• Since June 2009, all high-power television stations in the U.S. have been broadcasting strictly digital signals. Switching to all-digital may require some people to purchase new equipment, but this comes with better quality and more features.


    The Federal Communications Commission wants to switch to all-digital because digital signals take up 25 percent less space in the electromagnetic wave spectrum than traditional analog signals. Congress can raise money by selling this extra space in the electromagnetic spectrum to businesses that will offer new services.


    Much of the freed space in the EM spectrum will go to adding more channels for public safety officials to communicate with each other more quickly. In addition, digital signals allow higher resolution capacity for television programs.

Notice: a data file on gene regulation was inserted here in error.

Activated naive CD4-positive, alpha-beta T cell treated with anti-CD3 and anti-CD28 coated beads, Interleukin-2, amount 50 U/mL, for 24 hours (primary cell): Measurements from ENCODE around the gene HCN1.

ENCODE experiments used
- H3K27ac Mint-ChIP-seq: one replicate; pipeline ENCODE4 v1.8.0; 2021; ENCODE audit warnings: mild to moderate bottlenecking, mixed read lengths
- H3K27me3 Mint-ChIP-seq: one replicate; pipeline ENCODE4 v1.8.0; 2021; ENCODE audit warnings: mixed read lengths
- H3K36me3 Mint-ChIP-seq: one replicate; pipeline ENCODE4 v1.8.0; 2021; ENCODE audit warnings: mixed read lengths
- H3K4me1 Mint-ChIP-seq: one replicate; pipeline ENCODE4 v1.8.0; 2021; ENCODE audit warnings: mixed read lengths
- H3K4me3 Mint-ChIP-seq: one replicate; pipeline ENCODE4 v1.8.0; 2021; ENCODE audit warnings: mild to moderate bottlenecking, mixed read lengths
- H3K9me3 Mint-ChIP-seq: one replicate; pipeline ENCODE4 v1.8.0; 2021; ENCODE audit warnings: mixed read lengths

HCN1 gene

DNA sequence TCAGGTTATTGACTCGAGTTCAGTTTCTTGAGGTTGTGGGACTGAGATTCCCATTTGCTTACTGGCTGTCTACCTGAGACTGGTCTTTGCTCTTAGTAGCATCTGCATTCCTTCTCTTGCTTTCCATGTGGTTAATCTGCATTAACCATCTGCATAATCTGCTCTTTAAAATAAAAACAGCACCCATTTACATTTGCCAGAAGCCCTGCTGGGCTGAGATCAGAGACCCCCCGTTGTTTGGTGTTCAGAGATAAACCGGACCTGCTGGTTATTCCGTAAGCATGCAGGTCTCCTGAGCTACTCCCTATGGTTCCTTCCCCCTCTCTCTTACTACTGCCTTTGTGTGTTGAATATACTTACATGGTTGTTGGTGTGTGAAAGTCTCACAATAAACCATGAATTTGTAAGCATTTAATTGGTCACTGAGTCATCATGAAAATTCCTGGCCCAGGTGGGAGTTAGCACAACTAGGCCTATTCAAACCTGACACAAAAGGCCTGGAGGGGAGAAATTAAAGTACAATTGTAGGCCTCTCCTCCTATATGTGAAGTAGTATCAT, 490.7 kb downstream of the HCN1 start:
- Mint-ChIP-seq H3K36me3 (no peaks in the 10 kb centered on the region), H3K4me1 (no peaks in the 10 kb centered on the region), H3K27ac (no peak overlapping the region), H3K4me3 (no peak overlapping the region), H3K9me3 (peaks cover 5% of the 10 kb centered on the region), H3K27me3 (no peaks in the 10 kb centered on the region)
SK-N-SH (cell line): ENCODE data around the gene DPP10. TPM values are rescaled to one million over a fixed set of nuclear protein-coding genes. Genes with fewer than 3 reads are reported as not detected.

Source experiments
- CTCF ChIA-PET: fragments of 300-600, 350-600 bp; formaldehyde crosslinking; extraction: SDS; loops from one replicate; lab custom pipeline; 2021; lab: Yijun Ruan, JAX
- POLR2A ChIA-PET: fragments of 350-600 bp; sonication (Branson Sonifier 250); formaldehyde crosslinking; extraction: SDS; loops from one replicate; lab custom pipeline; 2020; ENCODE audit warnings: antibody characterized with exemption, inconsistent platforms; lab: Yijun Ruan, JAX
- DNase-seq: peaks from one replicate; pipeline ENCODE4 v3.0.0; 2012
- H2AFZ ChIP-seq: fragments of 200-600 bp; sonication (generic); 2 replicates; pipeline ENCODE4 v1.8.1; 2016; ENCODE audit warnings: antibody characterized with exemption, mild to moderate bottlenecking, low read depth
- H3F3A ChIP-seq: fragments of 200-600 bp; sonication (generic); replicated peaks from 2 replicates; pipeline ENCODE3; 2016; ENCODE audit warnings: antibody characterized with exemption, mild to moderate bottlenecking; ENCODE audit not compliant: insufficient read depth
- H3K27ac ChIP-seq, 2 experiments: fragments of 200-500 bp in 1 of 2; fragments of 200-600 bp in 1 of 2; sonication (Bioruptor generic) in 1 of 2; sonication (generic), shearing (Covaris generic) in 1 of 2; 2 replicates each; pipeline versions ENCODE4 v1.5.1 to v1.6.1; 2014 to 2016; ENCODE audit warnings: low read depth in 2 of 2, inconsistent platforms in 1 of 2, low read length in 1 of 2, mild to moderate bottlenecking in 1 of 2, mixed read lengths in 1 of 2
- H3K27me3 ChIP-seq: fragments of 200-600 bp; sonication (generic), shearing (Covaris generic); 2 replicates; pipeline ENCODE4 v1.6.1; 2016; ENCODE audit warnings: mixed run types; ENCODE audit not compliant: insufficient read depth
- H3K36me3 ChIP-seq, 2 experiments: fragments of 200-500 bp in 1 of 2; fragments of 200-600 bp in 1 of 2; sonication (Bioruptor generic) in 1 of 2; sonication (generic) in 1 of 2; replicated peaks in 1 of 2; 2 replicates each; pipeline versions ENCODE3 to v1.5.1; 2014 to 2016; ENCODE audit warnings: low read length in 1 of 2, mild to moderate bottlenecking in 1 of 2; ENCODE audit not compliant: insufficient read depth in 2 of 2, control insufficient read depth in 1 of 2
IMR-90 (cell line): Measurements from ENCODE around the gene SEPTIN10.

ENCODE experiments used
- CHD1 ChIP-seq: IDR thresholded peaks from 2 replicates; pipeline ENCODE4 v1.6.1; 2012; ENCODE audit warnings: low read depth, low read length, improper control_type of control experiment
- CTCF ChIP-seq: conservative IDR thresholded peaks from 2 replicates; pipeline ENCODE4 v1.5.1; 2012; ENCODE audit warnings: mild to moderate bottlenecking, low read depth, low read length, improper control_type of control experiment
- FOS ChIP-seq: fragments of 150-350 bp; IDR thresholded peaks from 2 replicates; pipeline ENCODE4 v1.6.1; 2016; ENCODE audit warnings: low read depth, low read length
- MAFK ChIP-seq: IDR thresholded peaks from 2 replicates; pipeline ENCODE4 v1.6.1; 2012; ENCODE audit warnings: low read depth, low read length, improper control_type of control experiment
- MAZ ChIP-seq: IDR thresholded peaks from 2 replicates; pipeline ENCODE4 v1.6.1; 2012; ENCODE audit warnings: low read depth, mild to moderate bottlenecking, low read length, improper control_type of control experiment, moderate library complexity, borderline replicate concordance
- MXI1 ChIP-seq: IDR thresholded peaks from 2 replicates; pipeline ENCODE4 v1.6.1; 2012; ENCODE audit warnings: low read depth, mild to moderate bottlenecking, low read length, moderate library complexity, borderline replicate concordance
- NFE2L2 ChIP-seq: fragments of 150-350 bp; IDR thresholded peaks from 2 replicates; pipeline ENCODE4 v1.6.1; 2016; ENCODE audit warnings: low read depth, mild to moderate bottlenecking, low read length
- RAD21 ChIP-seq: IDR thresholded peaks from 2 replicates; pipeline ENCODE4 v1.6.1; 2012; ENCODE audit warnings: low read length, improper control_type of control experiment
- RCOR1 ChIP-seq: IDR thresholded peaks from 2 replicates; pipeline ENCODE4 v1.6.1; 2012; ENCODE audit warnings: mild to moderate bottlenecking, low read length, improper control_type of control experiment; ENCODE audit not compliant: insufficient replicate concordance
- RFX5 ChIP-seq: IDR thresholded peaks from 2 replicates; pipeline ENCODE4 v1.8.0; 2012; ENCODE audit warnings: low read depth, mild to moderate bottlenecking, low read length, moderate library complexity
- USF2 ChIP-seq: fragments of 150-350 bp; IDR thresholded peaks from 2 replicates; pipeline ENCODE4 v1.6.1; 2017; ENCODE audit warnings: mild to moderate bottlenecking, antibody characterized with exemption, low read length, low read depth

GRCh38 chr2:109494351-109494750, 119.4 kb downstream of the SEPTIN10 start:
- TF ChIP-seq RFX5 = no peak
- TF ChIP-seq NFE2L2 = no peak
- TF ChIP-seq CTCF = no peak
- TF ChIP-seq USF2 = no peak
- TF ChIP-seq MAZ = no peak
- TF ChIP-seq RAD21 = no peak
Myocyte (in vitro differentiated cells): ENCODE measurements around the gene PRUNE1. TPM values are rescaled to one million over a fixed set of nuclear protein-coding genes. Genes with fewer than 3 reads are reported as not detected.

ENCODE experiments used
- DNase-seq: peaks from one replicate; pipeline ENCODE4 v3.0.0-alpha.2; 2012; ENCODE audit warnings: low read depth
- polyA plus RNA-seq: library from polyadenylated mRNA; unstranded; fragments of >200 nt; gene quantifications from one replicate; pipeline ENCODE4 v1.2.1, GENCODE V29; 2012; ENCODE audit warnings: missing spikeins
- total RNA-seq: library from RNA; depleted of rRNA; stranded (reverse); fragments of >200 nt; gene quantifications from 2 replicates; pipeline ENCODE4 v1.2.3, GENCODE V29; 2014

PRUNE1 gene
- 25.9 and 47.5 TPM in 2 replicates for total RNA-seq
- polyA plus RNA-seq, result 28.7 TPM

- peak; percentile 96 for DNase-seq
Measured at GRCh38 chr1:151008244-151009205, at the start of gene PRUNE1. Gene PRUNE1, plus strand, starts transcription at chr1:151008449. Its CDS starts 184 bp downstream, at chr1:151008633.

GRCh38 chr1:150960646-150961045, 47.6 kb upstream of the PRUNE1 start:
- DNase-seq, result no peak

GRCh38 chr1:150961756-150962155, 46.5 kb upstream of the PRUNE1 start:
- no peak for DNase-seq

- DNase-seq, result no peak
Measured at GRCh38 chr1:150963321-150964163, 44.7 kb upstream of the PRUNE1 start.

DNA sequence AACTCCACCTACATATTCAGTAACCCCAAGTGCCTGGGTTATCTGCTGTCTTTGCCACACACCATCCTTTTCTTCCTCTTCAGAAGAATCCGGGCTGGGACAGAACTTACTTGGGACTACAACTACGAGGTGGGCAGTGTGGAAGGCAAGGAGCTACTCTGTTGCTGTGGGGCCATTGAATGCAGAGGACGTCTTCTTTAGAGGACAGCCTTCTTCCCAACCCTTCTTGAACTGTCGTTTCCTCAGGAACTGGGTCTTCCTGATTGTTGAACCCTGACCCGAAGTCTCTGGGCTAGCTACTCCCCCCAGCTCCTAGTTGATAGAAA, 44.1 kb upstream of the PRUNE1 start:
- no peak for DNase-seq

Congressional law only requires that networks broadcast in digital; cable and satellite television service providers do not need to send signals in high definition.


    One of digital TV's main features is "multicasting." Multicasting allows the television provider to send more than one program on the same signal--allowing even more channels and a greater variety of programming.


    Television signals going digital does not mean that analog televisions are useless. People can still watch TV on their old televisions provided they buy a digital-to-analog converter.


    Federal Communications Comission: The Digital TV Transition

    CNN: Switching signals: TV about to go digital

    Commonwealth of Massachusetts: Digital Television (DTV)

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